Cork comedian Aodh Rua Fitzgerald is helping put on a show with a difference in Cork. He tells SARAH HORGAN why laughing at the banking industry is a great recessionary cure
A SERIES illness would be enough to dampen even a comedian’s spirit. But Cork man Aodh Rua Fitzgerald (above) is an exception. Cancer did little to stunt the 20-year-old’s comedic progression — indeed, if anything, it increased his productivity.
“I decided to weigh up the benefits that accompany having a serious illness and the only one I could come up with was free travel,” he says.
“In a bid to take full advantage of this, I vowed never to turn down a gig regardless of the venue’s location. I even travelled to the North of Ireland to play to an audience of eight people.”
And it seems the hard work has paid off.
Currently in remission, Aodh Rua is now fronting the comedy society in UCC, along with his friend Neil O’Rourke, and preparing to MC the Cork premiere of the show Stand-Up Against The Bankers.
The show, which is the brainchild of Aidan Killian and Abie Philbin Bowman, centres on Abie, a former banker with the once influential (now disgraced) Bear Sterns.
Five years ago, he foresaw the demise of our Celtic Tiger and responded by leaving his job, despite having a sizeable mortgage on a house in Florida which he had never seen.
The way in which he coerced the banks into accepting liability for the property, through his knowledge of how they worked the system, forms a key part of this story.
Aodh Rua explains how his attitude to his comedy has changed.
“When you’re in hospital for a lengthy period, you start to crave fresh air, which makes the thought of leaving Cork all the more appetising.
“Having grown tired of the hospital material, I gradually became detached from the act to the point where I felt like I was no longer in the room.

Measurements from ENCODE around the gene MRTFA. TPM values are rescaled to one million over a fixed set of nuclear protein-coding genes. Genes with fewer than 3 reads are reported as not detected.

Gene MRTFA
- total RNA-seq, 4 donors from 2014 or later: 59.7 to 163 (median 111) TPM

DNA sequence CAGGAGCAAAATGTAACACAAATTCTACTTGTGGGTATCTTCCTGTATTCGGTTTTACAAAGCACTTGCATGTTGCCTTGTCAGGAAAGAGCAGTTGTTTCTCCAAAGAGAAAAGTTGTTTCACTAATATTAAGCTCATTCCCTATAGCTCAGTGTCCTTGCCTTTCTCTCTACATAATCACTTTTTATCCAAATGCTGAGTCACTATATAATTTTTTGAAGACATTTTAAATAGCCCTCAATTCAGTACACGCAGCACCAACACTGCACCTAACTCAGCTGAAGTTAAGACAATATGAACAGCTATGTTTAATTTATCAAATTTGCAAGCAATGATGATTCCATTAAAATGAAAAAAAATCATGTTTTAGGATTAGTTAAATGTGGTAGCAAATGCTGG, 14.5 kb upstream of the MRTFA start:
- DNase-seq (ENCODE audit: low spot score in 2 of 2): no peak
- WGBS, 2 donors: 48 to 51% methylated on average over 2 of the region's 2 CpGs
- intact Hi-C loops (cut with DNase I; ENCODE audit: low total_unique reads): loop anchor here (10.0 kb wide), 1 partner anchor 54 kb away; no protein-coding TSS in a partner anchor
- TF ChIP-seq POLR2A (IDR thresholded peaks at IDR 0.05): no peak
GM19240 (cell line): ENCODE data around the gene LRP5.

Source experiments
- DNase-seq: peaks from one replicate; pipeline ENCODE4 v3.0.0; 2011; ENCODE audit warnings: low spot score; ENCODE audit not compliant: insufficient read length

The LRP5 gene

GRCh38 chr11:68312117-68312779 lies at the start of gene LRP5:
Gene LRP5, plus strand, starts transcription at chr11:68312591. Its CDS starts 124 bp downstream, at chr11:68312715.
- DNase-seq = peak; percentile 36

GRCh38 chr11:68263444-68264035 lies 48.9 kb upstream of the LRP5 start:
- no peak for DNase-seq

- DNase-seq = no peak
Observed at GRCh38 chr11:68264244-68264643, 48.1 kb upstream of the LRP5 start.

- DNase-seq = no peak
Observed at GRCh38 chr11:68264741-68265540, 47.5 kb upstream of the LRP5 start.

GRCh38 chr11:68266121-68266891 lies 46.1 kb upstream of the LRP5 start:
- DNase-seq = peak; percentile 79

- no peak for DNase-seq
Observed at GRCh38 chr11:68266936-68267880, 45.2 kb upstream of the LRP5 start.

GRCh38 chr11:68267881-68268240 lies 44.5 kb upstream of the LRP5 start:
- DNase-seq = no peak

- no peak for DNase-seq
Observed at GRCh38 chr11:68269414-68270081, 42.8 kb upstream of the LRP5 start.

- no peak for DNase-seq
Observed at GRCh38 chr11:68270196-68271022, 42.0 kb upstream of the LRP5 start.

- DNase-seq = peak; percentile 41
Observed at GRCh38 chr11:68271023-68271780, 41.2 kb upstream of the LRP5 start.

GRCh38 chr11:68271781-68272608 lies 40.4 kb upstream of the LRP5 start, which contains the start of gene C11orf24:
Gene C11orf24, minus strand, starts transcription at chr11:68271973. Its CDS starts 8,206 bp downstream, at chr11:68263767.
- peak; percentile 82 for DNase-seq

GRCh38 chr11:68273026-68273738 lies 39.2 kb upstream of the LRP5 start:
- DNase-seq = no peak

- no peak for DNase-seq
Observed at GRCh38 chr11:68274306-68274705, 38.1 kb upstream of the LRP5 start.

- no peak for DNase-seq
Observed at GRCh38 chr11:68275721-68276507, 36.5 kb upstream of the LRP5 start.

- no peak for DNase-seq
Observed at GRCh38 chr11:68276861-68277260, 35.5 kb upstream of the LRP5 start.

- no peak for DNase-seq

“Words of advice to the tune of ‘Don’t become the cancer comedian’ from celebrity comic Dara O’ Briain resonated with me deeply.
“At the time it made complete sense. Everyone has encountered a comedian who lives to shock an audience, only to bask in the uncomfortable silence that follows his act.
“It has to be said my illness was too good an opportunity to overlook (comedy-wise that is) but there is a point when you no longer want to perform material just because you can get away with it.
“After seeing Abie and Aidan perform together, I knew this was the kind of comedy I wanted to aspire to. So much of the humour we have become accustomed to is barren of educational value. Humour can be informative while still being entertaining and I believe Abie and Adrian prove this balance can be achieved.
“Both comedians might be controversial, but in a thought-provoking, as opposed to a pointless, sort of way.
“Their comedy aims to challenge people, which is unusual considering it has seeped into mainstream media.
“Much of the time comedy on television is diluted to the point that its message has been weakened. In some ways, comedy has become more like a friendly exchange than a thought-provoking narrative.”
The Cork leg of the Stand-Up Against the Bankers tour was organised by the UCC Comedy Society in conjunction with the university’s Government and Politics society. It takes place on Wednesday, October 10, at 7.45pm.